You may have noticed barren shelves and soaring prices on eggs in grocery stores. Outbreaks of avian flu have impacted large farming operations across the country, forcing farms to slaughter chickens, reducing the population size of laying hens nationally. Additionally, corporate profiteering, inflation and fuel prices are forcing feed and shipping costs to go up – this increase in costs and stress falls onto the consumers.
But how is this impacting local chicken farmers? We asked some local egg farmers to understand how national issues are impacting them.
Luckily, local chicken farmers do not face the same disease challenges as large scale chicken operations. Avian flu is actually less of a concern to local, pastured-raised flocks as they are smaller and are given lots of time in the fresh outdoor areas, rather than being in cramped indoor areas, which is a situation that promotes disease.
Local farmers are not seeing avian flu issues but are experiencing a dip in production. Why? “Daylength, not weather or temperature, determines when (and how much) chickens lay eggs,” says Brenda at Milk House Farm. In the winter, with shorter daylight hours, chickens lay fewer eggs. Local chickens are impacted by length of daylight because they spend a lot of time outdoors, unlike large chicken operations which house birds indoors under artificial light year-round to maximize production. As the days get longer and we head toward spring, local egg production will start to naturally go up.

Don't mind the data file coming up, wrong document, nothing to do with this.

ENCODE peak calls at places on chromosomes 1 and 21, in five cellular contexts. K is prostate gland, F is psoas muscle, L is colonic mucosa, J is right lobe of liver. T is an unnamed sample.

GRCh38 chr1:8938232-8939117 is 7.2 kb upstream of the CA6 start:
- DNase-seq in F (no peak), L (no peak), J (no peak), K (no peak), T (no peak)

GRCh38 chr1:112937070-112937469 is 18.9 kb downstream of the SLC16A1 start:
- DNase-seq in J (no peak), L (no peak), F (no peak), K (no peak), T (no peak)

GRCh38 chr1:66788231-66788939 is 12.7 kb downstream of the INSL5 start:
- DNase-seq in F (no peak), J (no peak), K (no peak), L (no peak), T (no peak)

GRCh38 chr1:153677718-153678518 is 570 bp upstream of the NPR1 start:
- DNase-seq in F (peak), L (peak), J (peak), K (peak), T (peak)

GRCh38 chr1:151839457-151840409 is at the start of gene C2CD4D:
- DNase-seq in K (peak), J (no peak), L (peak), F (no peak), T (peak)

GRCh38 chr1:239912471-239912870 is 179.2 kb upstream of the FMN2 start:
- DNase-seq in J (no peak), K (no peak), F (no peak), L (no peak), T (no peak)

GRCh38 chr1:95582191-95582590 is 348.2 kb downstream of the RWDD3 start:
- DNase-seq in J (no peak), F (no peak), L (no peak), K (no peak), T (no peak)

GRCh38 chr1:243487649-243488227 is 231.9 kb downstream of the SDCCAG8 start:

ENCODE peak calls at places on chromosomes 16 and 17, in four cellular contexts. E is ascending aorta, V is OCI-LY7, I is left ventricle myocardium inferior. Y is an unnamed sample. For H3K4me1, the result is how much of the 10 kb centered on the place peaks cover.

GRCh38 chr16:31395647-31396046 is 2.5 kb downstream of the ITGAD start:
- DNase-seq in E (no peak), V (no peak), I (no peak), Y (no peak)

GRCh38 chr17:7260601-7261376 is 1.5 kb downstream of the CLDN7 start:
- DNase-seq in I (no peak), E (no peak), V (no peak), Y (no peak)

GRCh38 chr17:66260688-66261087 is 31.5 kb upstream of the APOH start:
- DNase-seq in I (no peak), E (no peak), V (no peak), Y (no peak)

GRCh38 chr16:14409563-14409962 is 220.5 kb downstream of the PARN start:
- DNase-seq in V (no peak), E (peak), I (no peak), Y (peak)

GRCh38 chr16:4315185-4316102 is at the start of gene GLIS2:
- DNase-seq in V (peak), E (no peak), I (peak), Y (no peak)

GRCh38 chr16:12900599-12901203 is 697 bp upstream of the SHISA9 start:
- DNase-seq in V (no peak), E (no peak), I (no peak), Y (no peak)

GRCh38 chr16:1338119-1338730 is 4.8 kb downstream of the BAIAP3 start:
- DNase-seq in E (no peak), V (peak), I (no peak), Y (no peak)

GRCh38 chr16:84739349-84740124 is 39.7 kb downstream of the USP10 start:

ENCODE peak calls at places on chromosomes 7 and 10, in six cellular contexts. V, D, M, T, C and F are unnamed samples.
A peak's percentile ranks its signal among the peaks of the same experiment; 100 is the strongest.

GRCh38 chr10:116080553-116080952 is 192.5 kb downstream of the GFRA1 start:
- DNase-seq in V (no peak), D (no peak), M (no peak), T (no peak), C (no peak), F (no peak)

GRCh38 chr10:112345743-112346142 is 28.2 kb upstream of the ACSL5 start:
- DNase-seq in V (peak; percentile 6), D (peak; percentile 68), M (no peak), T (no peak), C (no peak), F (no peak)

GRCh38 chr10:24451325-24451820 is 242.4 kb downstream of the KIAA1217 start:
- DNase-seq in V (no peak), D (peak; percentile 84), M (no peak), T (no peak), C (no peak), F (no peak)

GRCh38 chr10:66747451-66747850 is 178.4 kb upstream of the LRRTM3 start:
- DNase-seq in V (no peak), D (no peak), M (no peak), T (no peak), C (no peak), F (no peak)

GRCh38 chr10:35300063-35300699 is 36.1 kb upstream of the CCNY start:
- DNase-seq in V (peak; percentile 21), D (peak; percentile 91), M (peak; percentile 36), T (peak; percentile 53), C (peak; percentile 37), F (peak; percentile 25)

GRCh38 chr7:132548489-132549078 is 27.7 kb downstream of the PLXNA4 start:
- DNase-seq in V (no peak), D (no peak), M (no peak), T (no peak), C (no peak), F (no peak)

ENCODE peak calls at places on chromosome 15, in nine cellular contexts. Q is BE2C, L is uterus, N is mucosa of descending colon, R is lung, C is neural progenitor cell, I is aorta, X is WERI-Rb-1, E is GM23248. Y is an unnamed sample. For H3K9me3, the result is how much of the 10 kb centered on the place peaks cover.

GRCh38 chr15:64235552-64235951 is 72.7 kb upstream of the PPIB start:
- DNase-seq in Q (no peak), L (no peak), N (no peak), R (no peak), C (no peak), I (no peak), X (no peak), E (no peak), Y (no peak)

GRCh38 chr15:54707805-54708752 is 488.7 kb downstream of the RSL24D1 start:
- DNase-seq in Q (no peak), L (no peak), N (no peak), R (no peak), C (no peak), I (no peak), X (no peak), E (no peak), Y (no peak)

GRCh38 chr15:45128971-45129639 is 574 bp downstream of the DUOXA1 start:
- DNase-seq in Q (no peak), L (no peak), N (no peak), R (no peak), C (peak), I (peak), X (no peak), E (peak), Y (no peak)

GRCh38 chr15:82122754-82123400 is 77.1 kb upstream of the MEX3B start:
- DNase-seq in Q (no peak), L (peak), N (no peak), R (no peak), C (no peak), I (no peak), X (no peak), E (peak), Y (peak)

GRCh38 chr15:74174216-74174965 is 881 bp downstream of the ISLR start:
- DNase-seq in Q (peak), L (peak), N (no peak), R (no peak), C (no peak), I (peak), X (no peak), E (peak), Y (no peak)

Local pasture-raised chickens are allowed to be chickens. They can peck, scratch and take dust baths to their heart’s content, allowing them to forage for bugs and nutritionally dense wild plants, otherwise known as weeds. High quality feed makes their eggs extra high in CLA and Omega-3s, leading to a more nutritious egg for you. “Happy animals that live in a low stress environment create delicious, healthy food,” says Tussock Sedge Farm.
Consumers have been flocking in record numbers to local farms to purchase their eggs. “We’ve seen a huge increase in egg sales. I literally can’t get them boxed fast enough” says Lisa of Hollow House Farms, “We have definitely noticed our local community purchasing more of our eggs whether that is at our roadside stand for the local community, online pre-orders, or the local farmers market.”
A thriving local farming community is vital to keep a stable food supply. Want to buy some local eggs? Check out these Bucks County farms:
Local pasture raised chickens, like the flock at First Fruits Farm are allowed to peck, forage, and explore in the fresh air.
Rich golden yolks, local free range eggs are more nutritious for you, photo of Hollow House Farm’s eggs.
Some of the happy laying chickens at Hollow House Farm.